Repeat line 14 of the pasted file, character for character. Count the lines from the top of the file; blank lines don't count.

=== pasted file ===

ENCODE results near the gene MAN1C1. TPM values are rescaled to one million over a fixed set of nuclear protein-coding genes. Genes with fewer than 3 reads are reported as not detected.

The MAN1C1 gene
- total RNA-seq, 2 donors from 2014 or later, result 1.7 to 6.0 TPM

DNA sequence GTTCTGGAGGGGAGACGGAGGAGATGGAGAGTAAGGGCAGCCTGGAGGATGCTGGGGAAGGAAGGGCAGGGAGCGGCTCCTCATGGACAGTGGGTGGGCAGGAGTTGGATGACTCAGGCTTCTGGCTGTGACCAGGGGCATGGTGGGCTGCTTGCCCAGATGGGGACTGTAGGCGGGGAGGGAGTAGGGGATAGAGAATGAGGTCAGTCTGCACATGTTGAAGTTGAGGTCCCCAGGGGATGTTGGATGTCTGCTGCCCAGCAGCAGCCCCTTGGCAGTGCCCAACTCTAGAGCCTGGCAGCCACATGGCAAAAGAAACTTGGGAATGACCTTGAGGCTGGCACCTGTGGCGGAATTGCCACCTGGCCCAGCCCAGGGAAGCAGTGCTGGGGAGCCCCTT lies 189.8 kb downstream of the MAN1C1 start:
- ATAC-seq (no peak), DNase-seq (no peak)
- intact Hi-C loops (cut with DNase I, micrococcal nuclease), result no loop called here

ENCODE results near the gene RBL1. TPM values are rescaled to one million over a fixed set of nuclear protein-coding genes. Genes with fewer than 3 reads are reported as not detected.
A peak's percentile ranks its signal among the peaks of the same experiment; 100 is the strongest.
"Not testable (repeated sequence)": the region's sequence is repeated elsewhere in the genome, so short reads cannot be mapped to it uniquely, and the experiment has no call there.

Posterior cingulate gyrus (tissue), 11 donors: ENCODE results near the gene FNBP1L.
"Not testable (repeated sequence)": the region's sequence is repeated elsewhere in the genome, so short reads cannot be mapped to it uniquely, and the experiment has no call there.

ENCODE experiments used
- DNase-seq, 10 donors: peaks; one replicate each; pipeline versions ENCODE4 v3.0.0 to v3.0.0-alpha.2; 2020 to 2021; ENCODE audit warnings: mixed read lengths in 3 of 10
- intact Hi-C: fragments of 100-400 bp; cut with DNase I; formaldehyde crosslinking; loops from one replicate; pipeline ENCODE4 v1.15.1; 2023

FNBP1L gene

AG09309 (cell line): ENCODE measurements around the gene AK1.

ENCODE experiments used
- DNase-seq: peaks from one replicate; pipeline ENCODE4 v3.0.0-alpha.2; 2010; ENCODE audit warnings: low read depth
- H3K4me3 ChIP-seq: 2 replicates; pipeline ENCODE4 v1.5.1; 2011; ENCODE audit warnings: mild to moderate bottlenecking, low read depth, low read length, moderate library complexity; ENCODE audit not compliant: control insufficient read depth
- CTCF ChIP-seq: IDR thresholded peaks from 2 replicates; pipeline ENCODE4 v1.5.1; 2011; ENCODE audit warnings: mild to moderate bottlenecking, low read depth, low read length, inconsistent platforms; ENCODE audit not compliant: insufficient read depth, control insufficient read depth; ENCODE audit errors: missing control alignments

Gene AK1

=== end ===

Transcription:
- intact Hi-C: fragments of 100-400 bp; cut with DNase I; formaldehyde crosslinking; loops from one replicate; pipeline ENCODE4 v1.15.1; 2023